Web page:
Monday, August 31, 2015

New "blogging" camera

Sometime in the last few weeks I misplaced the little, red camera that has been my blogging camera for the last year.  It was a used camera that I had picked up for $30 but it got the job done when I did my part.

I looked high.  I looked low.  I looked on fence posts where I might have hung it.  I looked on apple trees.

No joy.

After much agonizing (I hate to spend money) I bought a BRAND NEW camera.  It came from a Big-Box store and it cost $65.  It is a Fuji Finepix AX655.  It uses AA batteries.

After buying it I took a few pictures to break it in.  The light was atrocious.  It was muddy and there was haze.  For lack of anything more interesting I took pictures of fireblight strikes.

Fireblight strike in the top of a domestic pear tree

Multiple fireblight strikes in the top of a crabapple tree.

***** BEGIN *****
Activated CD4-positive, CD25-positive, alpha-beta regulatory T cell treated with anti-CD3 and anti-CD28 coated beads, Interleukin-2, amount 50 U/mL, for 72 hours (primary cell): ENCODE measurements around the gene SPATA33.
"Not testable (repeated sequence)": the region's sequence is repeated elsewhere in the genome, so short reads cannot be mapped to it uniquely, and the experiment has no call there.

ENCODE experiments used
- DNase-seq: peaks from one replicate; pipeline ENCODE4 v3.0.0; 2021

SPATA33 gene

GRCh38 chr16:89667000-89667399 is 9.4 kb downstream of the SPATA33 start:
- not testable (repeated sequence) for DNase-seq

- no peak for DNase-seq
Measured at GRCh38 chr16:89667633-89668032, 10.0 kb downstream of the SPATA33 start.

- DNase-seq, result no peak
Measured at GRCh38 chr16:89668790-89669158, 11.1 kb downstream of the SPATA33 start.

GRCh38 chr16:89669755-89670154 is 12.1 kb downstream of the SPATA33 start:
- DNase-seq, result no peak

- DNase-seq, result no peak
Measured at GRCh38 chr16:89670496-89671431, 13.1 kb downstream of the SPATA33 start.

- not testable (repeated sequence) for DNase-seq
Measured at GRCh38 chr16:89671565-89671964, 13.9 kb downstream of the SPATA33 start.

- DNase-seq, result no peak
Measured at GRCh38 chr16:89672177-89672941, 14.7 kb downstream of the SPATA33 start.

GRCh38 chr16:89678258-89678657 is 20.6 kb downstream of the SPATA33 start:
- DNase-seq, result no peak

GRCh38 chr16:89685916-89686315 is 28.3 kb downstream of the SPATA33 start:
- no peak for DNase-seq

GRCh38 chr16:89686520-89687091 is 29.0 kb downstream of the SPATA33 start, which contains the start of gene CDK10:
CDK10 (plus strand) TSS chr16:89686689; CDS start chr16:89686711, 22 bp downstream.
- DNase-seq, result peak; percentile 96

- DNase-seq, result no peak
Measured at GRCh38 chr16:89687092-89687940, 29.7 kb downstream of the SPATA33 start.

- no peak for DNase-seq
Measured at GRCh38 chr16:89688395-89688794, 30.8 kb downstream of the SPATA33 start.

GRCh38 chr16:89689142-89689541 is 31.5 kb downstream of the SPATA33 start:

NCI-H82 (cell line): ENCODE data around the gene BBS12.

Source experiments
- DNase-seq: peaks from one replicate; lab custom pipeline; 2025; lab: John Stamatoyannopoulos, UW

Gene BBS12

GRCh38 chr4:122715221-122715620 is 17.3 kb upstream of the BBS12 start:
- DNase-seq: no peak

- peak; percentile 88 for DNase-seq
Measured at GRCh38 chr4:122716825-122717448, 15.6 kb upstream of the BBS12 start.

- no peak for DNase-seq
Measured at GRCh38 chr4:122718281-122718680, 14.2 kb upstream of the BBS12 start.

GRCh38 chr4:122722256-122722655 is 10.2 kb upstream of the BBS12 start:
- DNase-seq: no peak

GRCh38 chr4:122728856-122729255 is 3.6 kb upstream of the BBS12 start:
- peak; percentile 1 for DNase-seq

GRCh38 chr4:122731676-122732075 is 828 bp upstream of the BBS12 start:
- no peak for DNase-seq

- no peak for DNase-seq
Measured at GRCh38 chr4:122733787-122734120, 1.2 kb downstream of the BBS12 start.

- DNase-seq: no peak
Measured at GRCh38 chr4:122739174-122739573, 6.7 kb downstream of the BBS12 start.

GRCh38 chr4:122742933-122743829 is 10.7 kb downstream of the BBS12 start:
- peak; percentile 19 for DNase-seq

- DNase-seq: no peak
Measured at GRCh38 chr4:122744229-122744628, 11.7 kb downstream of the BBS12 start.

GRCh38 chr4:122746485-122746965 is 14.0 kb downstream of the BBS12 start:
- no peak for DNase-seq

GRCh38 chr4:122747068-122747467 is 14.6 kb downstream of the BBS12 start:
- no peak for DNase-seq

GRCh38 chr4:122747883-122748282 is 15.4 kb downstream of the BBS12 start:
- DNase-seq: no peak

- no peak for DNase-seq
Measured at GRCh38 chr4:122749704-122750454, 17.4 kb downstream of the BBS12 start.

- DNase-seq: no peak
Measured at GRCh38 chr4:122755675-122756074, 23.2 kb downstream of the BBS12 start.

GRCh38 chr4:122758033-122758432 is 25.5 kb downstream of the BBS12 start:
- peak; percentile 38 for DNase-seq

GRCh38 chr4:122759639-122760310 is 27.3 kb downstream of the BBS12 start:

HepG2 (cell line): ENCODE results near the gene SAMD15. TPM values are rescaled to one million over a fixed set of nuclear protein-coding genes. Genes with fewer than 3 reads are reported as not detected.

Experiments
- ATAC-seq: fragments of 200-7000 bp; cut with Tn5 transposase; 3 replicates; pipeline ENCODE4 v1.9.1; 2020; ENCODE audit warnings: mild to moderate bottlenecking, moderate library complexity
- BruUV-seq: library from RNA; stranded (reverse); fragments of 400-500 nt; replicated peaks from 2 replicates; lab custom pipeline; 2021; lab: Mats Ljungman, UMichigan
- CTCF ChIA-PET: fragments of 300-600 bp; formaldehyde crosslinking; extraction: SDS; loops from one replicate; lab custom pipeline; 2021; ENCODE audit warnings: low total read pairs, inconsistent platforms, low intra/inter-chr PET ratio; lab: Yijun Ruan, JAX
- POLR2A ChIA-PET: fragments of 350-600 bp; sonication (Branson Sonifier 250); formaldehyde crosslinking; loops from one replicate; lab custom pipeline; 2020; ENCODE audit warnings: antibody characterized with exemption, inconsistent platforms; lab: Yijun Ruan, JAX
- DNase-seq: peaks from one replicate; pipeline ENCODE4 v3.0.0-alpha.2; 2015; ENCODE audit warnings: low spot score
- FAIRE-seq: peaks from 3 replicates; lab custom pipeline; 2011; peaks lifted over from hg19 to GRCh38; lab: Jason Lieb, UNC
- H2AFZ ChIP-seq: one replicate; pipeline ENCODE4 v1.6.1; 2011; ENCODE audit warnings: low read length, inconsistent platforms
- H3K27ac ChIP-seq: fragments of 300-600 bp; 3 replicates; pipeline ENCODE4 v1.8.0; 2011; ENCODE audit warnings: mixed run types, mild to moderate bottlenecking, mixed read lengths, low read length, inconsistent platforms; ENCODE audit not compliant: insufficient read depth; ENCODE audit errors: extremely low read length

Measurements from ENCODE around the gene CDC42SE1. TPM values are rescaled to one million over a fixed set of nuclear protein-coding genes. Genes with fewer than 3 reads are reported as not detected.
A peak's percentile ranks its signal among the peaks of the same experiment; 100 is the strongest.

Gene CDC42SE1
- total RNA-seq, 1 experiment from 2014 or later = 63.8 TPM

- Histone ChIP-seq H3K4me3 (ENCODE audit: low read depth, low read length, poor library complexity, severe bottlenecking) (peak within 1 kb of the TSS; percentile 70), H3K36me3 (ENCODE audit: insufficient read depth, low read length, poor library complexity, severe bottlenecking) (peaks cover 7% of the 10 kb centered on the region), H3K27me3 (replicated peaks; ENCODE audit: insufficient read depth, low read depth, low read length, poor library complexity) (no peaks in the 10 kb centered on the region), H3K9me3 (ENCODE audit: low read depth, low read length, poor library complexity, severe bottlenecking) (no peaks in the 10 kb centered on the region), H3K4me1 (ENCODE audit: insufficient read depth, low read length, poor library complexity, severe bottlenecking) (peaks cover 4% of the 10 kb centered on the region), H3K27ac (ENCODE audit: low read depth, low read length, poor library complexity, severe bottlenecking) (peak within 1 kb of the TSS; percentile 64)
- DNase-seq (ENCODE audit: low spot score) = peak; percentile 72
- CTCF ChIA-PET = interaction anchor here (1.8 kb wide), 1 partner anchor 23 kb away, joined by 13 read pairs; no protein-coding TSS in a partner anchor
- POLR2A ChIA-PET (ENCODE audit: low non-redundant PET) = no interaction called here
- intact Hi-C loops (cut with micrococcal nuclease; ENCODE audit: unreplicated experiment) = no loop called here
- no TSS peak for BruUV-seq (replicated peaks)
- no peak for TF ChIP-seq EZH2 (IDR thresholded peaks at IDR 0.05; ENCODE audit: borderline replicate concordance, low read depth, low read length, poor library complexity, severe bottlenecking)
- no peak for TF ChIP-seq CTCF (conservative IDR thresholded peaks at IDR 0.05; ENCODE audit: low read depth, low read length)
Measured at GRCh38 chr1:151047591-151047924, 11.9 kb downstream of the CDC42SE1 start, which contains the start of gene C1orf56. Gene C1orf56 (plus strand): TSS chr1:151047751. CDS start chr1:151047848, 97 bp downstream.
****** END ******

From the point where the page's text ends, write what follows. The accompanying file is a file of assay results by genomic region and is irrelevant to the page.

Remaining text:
These did not show up, but this P. calleryana has many strikes all over the tree.  It just goes to show that I cannot take good pictures when the light is fighting you.
While focusing on this mushroom, it occurred to me where my old camera was.  I had put it into a fanny pack that Belladonna has a strong dislike for.  She thinks it makes me look like a nerd.  What she does not want to face is that I look like a nerd because I AM a nerd.  Out of deference to her feelings I did not take the fanny pack when we dropped her off....but I failed to remove the camera.
So now I have a second back-up camera.

How humid was it?

This is the door of the freezer that lives in the garage.  Clearly, I am losing energy through the door.  The point is that the dew point was so close to ambient temperature that even the door, slightly cooler than ambient, picked up condensate like a glass of iced tea.